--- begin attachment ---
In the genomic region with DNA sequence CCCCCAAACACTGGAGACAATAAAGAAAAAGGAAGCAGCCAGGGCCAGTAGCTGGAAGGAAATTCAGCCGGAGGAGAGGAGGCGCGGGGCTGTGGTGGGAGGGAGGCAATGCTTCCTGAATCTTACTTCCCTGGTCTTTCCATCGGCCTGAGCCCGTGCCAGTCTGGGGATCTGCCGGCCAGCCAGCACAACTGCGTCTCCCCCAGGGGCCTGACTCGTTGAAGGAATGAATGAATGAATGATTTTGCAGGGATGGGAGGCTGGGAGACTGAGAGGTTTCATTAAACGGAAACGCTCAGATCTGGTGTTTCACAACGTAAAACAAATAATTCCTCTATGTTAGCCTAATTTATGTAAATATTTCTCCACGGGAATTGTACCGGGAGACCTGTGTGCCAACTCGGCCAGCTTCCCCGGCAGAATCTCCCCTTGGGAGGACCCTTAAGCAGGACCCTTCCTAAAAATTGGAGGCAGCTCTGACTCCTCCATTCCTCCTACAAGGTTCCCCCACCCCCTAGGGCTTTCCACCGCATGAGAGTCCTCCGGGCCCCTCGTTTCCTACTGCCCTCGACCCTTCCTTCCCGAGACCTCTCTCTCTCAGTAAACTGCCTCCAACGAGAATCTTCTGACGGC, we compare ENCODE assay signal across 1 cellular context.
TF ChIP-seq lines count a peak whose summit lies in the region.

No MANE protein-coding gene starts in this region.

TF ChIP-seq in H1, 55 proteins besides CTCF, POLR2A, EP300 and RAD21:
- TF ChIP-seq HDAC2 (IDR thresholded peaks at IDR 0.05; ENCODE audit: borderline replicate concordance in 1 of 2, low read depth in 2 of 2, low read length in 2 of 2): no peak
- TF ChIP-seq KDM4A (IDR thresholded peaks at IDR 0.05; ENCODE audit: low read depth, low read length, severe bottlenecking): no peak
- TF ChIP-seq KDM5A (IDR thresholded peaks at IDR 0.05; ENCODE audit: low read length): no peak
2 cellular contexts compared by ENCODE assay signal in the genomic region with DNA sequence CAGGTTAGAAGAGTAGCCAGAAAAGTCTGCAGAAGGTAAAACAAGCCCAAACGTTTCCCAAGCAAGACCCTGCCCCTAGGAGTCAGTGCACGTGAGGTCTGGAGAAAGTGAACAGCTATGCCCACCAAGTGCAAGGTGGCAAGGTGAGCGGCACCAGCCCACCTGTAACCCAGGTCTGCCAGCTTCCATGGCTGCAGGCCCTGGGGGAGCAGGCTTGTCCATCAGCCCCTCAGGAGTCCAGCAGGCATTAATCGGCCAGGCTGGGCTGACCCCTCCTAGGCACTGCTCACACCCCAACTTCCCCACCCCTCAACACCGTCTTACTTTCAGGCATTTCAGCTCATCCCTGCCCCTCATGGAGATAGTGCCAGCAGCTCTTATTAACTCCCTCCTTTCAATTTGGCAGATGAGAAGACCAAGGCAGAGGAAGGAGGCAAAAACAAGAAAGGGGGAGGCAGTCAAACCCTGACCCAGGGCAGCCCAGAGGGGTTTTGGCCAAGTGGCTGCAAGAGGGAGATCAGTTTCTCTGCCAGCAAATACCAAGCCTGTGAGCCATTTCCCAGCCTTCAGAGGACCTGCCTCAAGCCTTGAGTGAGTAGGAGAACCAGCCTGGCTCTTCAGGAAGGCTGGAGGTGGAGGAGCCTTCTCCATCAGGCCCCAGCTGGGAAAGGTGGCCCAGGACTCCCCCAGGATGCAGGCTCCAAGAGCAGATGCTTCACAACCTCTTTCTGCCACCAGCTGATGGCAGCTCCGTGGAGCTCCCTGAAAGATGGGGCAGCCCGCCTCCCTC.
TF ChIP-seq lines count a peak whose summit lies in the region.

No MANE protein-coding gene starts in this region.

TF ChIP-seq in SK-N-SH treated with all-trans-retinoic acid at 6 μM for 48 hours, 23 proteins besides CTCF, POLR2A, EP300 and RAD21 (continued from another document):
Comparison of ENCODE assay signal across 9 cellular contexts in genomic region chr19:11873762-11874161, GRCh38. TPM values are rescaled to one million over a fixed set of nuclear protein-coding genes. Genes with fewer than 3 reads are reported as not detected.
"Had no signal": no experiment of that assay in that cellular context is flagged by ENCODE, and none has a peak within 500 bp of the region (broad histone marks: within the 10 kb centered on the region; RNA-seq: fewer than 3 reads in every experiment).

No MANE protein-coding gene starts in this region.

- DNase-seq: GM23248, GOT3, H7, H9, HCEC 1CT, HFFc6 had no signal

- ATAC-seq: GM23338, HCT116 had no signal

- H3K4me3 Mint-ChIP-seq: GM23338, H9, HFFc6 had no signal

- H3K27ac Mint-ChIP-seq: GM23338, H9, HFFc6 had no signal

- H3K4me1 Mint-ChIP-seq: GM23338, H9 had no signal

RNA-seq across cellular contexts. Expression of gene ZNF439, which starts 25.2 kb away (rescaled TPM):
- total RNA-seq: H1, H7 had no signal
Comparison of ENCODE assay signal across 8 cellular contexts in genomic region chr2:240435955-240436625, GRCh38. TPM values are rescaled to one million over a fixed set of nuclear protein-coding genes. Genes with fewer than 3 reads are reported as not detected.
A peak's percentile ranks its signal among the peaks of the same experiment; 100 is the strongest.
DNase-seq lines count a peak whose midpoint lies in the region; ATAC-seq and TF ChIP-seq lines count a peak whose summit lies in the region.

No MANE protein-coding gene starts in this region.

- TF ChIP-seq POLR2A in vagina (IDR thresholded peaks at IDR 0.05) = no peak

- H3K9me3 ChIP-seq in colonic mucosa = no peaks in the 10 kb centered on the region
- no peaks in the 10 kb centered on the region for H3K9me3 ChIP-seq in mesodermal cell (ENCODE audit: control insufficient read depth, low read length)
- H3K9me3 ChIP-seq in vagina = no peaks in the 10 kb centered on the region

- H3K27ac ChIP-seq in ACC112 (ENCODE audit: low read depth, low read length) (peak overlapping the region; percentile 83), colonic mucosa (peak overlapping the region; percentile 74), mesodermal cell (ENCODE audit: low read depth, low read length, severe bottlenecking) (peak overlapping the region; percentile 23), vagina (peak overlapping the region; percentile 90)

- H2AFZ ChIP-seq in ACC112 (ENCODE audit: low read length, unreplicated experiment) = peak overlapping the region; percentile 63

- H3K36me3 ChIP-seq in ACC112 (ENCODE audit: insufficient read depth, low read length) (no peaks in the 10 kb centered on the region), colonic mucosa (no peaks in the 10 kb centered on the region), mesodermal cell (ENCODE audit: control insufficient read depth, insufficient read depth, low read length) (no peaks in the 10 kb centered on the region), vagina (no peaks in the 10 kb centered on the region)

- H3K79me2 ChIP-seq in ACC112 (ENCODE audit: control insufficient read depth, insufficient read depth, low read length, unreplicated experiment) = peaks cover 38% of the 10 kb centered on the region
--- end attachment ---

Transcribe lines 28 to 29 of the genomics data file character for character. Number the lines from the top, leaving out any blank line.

- no peaks in the 10 kb centered on the region for H3K9me3 ChIP-seq in mesodermal cell (ENCODE audit: control insufficient read depth, low read length)
- H3K9me3 ChIP-seq in vagina = no peaks in the 10 kb centered on the region